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Daily Boost

  • July 11, 2014 - Reflections

    By Jean S. Horner
    The other day while walking down a corridor in a public building, I saw what appeared to be someone walking toward me. On coming closer, I found it was my own reflection in a huge mirror. For a moment it frightened me. Somehow a full-length reflection of one’s self is a startling thing. ...


 

Daily Boost

May 10, 2012 - Static and Dropped Calls

By Greg Ebie

Are you old enough to remember static on the radio or TV? Before electronic tuning, cable TV and satellite broadcasts, we used to have to tune into a station’s frequency. The noise between stations, together with the “snow” on TV, could best be described as chaos.

I wonder how some folks might describe some of our churches today. Are there times we are guilty of being like the static between stations? Is the message lost amid the noise?

The Corinthian church had a static problem. Those who considered themselves prophets would all want to deliver their message from God simultaneously. Meanwhile there were those who wanted to deliver a message in tongues and would speak out regardless of whether anyone would interpret their Spirit-inspired speech. It was a fight to be heard over the crowd when the church gathered together.

Paul didn’t reach over and “turn the radio off.” Instead, he gave the church instructions how to fine-tune the frequency so the message could be heard. Don’t let everyone prophesy at once, but take turns and let others judge what is said. Don’t just speak in tongues, but pray to interpret or, if no interpreter is present, just remain silent. The ultimate goal is to edify or build up through the gifts of the Spirit those who are part of the church.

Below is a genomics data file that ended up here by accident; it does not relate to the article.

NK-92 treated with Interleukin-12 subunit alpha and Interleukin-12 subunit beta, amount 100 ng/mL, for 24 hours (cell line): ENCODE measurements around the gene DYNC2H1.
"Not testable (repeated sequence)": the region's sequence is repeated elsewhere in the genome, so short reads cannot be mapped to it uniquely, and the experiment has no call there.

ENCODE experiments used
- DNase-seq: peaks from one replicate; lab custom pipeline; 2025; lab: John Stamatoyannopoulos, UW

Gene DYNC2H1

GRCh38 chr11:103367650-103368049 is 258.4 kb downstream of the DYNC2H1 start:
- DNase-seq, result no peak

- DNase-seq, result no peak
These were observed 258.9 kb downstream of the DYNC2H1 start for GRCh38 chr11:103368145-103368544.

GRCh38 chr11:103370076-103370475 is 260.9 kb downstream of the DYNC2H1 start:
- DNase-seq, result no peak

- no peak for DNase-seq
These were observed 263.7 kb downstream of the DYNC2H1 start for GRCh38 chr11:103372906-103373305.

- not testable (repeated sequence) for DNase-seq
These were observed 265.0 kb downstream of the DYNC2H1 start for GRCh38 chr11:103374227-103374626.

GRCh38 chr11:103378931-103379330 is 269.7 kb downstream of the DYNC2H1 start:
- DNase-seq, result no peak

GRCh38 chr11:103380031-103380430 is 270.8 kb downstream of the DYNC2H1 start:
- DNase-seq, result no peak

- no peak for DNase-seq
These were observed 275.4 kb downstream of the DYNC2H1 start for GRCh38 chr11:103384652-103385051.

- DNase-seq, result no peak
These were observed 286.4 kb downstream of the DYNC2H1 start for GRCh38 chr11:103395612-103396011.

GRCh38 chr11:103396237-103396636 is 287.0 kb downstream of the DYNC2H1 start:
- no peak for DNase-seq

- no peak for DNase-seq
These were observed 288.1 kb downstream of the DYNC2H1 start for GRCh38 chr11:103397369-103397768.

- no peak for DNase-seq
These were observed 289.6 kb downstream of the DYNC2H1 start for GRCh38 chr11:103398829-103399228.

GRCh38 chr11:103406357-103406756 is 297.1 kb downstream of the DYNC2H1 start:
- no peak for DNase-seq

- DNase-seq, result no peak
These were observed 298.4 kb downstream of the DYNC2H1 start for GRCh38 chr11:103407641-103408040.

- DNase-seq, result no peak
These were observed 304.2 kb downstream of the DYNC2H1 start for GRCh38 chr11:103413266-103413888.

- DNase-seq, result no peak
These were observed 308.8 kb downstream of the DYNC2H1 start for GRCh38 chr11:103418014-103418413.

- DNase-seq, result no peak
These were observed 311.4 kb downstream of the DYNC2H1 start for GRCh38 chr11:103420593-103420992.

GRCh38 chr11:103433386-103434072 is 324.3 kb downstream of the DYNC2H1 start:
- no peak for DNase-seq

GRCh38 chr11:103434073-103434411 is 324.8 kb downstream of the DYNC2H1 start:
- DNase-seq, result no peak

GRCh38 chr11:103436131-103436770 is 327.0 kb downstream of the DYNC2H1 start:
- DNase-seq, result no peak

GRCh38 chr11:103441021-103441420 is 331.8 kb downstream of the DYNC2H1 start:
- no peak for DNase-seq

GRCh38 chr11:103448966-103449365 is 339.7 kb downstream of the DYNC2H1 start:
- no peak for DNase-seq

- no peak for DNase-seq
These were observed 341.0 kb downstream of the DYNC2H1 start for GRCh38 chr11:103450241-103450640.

“Therefore, my brothers, be eager to prophesy, and do not forbid speaking in tongues. But everything should be done in a fitting and orderly way” (1 Corinthians 14:39,40, NIV).

I am so glad to be a Pentecostal believer. I am thankful we serve a God who will supernaturally speak to His church through the gifts of the Spirit. Some churches have gone to the other extreme and turned the gifts off. To use another metaphor from our world of mass communication, it’s as though the satellite signal is blocked or a cell phone drops its call. All that is heard is the sound of silence.

I want to stay tuned in to God. I’m not afraid of the static, as God has shown us how to adjust our spiritual antenna to hear the voice of His Spirit. I’m more concerned that we don’t just block His signal and turn the Spirit off. God is not silent. He wants to speak through you and me. Be eager to prophesy. Get tuned in to God.

— D. Greg Ebie is senior pastor of Praise Assembly of God in Garrettsville, Ohio, and an author of Daily Bread devotionals.

 

 

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